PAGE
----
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Support an Earmark Moratorium!
An Open Letter to House Republicans
March 10, 2010
By Andrew Moylan
On behalf of the 362,000 members of the National Taxpayers Union (NTU), I write in strong support of an immediate moratorium on earmarks in the House Republican Conference. For years, NTU has joined with allies both on and off Capitol Hill to advance positive reforms of the earmark process. We have done so in the firm belief that earmarks are not just bad policy, but also bad politics. They aid the passage of legislation that expands government while also serving to further undermine the public's rapidly deteriorating trust in Republicans and Democrats in Congress. The time has come to suspend the practice entirely.
In our view, a permanent ban would be desirable, but House Republicans have a chance to make history by unilaterally removing themselves from the sordid bidding game and encouraging responsible reform moving forward. You should seize that opportunity by lending your support to an immediate earmark moratorium.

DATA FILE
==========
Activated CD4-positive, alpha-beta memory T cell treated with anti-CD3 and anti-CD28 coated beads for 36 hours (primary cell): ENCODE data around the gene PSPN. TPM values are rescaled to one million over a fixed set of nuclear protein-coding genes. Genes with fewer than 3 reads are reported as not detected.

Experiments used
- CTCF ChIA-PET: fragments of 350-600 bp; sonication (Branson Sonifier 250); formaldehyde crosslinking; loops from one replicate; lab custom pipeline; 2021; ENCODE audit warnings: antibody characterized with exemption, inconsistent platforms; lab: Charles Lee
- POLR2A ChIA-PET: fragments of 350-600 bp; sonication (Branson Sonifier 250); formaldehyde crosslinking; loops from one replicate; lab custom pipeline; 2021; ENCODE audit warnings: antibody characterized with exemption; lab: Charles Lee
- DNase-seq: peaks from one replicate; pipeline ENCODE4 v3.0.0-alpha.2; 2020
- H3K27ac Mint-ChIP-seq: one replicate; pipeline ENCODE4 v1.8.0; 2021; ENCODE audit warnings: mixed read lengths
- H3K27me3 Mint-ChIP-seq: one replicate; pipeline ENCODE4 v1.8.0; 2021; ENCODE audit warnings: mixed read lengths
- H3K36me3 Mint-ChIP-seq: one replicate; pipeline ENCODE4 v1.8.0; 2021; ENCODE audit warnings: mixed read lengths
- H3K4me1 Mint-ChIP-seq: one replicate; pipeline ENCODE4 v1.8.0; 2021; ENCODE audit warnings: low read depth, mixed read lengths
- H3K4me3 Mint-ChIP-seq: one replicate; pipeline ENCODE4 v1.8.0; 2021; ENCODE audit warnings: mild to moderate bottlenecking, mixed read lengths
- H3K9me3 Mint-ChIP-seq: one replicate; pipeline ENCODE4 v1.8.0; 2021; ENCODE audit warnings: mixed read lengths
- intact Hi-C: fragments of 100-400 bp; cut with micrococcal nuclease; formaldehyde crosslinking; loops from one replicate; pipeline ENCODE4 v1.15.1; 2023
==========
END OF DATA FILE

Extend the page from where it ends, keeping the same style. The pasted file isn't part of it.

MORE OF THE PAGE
While much has been made of efforts in recent years to reduce the number of earmarks and increase their transparency, the sad fact is that they remain a prominent feature of the legislative process. For example, the omnibus appropriations package that Congress passed late last year was stuffed with more than 5,000 special interest projects worth some $3.8 billion.
Whatever your view of the proper role of Congress in targeted spending decisions, it is undeniable that earmarking contributes to the unsustainable growth of government. Just last summer, earmarks aided in "purchasing" much-needed votes for the $2 trillion Waxman-Markey cap-and-trade legislation that narrowly passed the House of Representatives. Without the ability to promise projects to vulnerable Members, House Leadership would likely have been unable to secure enough votes for that monstrous national energy tax.
If the townhall meetings and Tea Party demonstrations in which NTU members have been so active teach us anything, it is that conservatives, moderates, and even some liberals are disgusted with the direction of our federal government. They are sick and tired of the big-spending, back-scratching culture of Washington, D.C. You can strike a major blow to that culture and kick off a much-needed discussion about the future of targeted spending and fiscal discipline. I urge you to heed the call of our members and hard-working Americans across the country by supporting an immediate earmark moratorium.